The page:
People visiting here for the first time, whether American or foreign, often remark on how beautiful this city is. For a century, Washington proudly presented magnificent buildings and charming streets with the kind of houses that bespeak civilized living.

But lately, the relentless building boom has caused those who care about Washington's beauty to fret that downtown might be transformed into another of those urban collections of cold, boxlike buildings.

The buck is as almighty here as any other place in the republic. So the deadly swing of the wrecking ball is a constant movement. Suddenly, the familiar is gone. There is a disquieting gap, like the place where an old tooth used to be.

Then, in what seems like only weeks, another of these 12-story squat, glass-faced office buildings is standing where there was once a smaller but more pleasant structure you could imagine belonging in Paris. It might have sheltered a neat cafe or a bookstore, or maybe even a workaday bar; but now grim technocratic business is left in its place.

Though the District of Columbia last year strengthened its law protecting landmarks and historic districts, there seems to be no letup in the demolition of buildings around the downtown area that always put flavor and heartiness into this Capital Soup. It seems that all the bureaucrats of the nation -- business, govenment, trade association, lobbying group or whatever -- crave a prestige downtown D.C. address. Office construction in the District has increased 57 percent in the past five years, and the aesthetics of the city are none the better.

What's more, when old blocks where people shopped, drank, ate and maybe even lived are torn down for office buildings, punctually disgorging themselves of humanity at night -- well, there is a neutron-bomb effect. The buildings are there, but the people are gone.

The conquest of living blocks by the commercially profitable but mute warehouses of paper-shuffling and digital-calculating creates an eeriness that is not Washington's experience alone. Atlanta Journal columnist Ron Hudspeth recently lamented how his city's downtown has become a no-man's land of antiseptic towers. A half dozen other cities are similarly afflicted having lost their downtown blood, guts, heart and soul.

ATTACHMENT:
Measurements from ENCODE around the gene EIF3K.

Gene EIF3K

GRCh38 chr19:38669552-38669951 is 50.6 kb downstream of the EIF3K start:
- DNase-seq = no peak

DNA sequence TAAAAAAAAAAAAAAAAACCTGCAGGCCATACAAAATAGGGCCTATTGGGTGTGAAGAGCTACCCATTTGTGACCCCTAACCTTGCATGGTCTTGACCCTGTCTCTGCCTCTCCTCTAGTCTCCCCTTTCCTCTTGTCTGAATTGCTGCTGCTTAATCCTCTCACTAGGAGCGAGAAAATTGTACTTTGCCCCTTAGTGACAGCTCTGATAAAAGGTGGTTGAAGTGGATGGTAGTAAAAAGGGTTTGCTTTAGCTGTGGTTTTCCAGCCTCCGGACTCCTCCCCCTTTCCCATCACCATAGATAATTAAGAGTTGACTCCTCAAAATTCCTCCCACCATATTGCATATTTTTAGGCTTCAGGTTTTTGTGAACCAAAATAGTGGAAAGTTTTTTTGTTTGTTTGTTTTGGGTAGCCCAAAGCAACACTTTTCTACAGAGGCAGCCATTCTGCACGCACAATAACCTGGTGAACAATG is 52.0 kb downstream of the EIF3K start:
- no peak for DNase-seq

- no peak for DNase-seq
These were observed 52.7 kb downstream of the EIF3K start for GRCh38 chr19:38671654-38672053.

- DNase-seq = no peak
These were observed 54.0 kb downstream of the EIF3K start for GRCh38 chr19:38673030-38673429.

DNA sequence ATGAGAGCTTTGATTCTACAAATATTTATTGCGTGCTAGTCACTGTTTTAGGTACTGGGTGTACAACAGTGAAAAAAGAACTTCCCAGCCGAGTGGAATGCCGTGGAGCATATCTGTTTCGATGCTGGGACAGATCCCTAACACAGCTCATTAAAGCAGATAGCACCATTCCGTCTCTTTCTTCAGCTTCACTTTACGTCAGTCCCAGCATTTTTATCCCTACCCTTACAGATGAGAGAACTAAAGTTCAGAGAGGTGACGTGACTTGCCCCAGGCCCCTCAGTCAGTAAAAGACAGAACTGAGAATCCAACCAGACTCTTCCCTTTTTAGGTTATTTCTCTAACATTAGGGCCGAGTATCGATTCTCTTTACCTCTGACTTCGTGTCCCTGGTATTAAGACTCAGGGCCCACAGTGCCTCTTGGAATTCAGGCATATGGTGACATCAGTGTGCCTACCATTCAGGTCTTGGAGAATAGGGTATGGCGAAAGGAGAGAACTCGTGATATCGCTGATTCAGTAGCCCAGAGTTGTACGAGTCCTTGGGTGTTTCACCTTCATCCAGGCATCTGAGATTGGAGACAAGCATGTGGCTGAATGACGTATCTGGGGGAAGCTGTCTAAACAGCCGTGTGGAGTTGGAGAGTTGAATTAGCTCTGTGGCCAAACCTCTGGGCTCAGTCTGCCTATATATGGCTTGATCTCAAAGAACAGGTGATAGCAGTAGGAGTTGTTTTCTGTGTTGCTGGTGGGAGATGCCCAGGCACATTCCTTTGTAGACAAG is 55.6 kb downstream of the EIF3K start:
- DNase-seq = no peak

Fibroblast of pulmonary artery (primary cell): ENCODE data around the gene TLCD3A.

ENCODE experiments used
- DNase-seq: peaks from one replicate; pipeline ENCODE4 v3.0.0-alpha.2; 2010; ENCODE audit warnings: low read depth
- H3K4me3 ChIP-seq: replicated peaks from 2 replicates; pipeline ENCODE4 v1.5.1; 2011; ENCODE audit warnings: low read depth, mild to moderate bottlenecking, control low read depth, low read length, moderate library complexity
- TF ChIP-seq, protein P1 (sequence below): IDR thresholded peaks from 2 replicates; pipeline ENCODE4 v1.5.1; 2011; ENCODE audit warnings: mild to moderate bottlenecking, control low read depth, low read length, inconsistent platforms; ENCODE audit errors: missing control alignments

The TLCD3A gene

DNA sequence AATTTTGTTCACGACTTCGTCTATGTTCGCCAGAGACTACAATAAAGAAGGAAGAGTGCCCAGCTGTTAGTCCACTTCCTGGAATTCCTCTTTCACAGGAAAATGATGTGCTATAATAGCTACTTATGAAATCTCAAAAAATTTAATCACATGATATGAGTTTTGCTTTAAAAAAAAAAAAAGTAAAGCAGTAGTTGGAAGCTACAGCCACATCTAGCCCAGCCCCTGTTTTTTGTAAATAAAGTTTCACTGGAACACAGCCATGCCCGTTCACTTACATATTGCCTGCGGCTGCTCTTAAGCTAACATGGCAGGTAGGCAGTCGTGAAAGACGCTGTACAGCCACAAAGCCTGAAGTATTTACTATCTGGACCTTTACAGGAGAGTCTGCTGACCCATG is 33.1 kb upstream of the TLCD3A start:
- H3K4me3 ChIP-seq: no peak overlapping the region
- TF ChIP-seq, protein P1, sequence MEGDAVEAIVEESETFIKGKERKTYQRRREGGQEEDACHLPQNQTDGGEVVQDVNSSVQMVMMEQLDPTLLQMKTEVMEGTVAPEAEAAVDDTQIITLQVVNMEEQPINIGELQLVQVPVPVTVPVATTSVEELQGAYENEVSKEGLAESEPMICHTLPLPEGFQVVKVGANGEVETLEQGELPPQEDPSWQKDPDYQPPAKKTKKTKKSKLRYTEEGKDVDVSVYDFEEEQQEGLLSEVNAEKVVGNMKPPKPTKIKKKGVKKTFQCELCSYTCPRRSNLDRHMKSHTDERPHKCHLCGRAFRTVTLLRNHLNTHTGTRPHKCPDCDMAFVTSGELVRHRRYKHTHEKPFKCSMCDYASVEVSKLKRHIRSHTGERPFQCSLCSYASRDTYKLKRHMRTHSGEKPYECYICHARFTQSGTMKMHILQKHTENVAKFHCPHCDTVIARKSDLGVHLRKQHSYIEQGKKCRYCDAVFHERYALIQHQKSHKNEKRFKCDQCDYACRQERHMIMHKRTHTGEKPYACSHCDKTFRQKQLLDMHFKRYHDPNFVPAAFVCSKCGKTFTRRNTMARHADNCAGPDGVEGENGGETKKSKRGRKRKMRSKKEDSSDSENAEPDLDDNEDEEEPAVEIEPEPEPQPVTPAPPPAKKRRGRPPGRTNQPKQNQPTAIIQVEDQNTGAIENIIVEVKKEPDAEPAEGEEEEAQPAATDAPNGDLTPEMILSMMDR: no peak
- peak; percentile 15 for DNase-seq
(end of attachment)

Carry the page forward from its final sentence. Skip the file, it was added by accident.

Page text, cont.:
Downtowns, indeed cities themselves, need the charm of old buildings that immmediately imply history, and can last and smile a little when you look at them long enough. There is a pleasure in seeing the familiar because it imspires thoughts about how life goes on, and shouldn't be too earnest, and certainly not cold.

The beauty and warmth of Washington was largely created in the 1870s when the capital was in a postwar boom. Happily, the builders worked in a more leisurely and graceful time. The result was carefully constructed houses, mansions and neo-classical Victorian buildings. It was an urbanism one could live with comfortably, and it prevailed until the end of World War Ii.

A read of "Capital Losses: A Cultural History of Washington's Destroyed Buildings," by James M. Goode, details (sometimes in devastating photos) how worthy, important buildings, which make us feel good to be in a city, disappear.

With them go marvelous facades, rich ornamentation, wrought-iron balconies, street "furniture" (hitching posts, watering troughs, public pumps) and elegant interior with exquisite mantels and carved stair rails. Instead, we get prim lobbies, obedient elevators and efficient escalators carrying us all to Technocracy, Inc.

All is not lost, of course. No bureaucrat would dare to recommend the razing of that White House adjunct, the Executive Office Building -- born of Second Restoration architecture -- to make way for some 12-story blank-faced monolith. And the Willard Hotel was saved in the nick of time, and stands reprieved on Pennsylvania Aveune, waiting for its own restoration.

Moreover, Georgetown's sidewalks teem with people at night because the buildings there are old, worldwise and distinguished. But watch it. Office buildings sprout near the C & O Canal.

I am sure there are good citizens in every city, fresh water or whatever, who keep an eye on the character and preservation of local architecture and who aren't afraid to oppose the bottom-line, more-building-for-the-buck bandits.